70 Percent of Double Mastectomies May Be Unnecessary

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It’s scary to think about, but if you had breast cancer, would you choose to have both of your breasts removed? Unfortunately, many women diagnosed with breast cancer face this very decision. After all, you’d think that if you have breast cancer in one breast, the risk of it occurring in your other breast is very high. Reality check: For most women, that’s simply not the case. And a new study published in the journal JAMA Surgery finds that as many as 70 percent of women who choose to have contralateral prophylactic mastectomy (CPM)—removal of the unaffected breast—don’t actually need the surgery. [Tweet this stat!]

Unless a woman tests positive for the BRCA1 and BRCA2 gene mutations, has a strong family history of breast or ovarian cancer, or is diagnosed with certain types of breast cancer, her risk of developing the disease in her other breast is no higher than the general population’s risk of breast cancer—about 1 in 8, says study author Sarah Hawley, Ph.D., M.P.H., of the University of Michigan. In her study of more than 1,400 breast cancer patients, she found that about 8 percent received CPM. “With breast cancer, if it comes back it comes back locally in the area where the cancer was originally found or it comes back systemically,” Hawley says. “It’s not more likely to come back in the other breast.”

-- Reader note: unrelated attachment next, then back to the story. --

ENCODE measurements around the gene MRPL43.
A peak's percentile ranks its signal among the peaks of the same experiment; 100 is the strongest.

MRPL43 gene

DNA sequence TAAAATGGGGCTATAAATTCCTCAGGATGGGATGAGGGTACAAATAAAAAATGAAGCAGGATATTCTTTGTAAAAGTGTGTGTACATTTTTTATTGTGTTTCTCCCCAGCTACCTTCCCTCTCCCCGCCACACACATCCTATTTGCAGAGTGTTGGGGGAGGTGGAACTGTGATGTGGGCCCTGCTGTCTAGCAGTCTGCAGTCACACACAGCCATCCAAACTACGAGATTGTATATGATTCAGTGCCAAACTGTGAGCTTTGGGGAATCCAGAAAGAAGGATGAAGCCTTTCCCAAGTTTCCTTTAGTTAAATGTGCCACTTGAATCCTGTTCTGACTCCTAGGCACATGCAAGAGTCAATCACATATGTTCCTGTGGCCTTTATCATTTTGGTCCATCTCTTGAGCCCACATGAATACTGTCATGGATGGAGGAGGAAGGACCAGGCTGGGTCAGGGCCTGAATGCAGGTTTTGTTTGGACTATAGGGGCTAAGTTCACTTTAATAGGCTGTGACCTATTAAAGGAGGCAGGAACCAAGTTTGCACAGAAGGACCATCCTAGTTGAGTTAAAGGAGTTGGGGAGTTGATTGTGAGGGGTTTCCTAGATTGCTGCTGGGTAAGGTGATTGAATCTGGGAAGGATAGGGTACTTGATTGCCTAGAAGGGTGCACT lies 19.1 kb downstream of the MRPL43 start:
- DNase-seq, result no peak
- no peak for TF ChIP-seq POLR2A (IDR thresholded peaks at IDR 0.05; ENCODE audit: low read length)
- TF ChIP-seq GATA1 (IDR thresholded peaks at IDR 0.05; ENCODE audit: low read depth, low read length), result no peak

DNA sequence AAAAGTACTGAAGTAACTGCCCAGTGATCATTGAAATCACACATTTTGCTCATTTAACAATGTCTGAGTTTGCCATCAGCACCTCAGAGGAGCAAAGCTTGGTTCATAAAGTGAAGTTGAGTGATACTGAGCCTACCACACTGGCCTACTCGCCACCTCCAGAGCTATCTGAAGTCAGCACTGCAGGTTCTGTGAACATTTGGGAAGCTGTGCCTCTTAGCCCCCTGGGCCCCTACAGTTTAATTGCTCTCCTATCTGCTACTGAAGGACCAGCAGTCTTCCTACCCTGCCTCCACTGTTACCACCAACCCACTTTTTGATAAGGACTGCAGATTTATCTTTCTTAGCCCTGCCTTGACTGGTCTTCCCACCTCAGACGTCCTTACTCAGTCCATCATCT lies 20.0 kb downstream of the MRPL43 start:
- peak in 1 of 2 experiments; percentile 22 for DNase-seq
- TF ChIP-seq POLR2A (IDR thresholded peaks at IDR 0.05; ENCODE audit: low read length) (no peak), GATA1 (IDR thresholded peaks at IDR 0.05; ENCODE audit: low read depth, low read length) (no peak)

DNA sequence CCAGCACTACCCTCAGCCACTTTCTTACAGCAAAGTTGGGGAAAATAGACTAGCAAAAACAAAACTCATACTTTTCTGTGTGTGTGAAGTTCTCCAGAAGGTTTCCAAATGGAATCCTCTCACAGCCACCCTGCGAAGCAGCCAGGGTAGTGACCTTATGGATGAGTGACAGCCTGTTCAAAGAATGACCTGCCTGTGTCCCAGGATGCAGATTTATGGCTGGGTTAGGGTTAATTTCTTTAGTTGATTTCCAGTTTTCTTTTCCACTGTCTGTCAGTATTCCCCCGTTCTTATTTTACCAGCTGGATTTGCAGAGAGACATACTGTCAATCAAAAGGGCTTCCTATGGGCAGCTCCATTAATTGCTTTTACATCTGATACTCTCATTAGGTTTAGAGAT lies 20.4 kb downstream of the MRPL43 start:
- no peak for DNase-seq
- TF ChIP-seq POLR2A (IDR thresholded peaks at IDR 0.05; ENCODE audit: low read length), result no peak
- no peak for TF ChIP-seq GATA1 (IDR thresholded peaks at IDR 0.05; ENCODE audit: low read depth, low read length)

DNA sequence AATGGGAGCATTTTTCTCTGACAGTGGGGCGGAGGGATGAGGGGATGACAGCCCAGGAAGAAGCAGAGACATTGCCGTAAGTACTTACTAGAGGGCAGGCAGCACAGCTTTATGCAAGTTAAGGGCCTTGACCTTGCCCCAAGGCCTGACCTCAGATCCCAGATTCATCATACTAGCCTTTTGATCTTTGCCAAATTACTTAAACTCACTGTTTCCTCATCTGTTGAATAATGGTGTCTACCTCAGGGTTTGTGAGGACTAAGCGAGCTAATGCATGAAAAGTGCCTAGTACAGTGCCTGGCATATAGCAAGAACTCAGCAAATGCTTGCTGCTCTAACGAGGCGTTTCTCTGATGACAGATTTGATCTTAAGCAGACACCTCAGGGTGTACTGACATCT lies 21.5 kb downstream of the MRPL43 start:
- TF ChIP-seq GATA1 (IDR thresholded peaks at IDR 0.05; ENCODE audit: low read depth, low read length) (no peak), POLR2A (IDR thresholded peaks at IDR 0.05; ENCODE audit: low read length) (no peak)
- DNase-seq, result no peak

So why are so many women who don’t need CPM still having the surgery? “For many women it’s about peace of mind,” Hawley says. “Even if they’re told it’s not really going to help, they think that having it done will help them manage that worry. For some women, especially those with younger children and families, the worry is too much to bear.”

Hawley’s hope is that the medical system offers more resources such as counseling and other resources to help women manage the anxiety and feel better about having a unilateral mastectomy or conservation surgery if that’s what they choose to do.

Ultimately, you have to decide with your doctor and your loved ones what’s right for you. If you’re facing this difficult choice (huge hugs to you), be sure you’re working with a surgeon you feel comfortable with and who gives you options.

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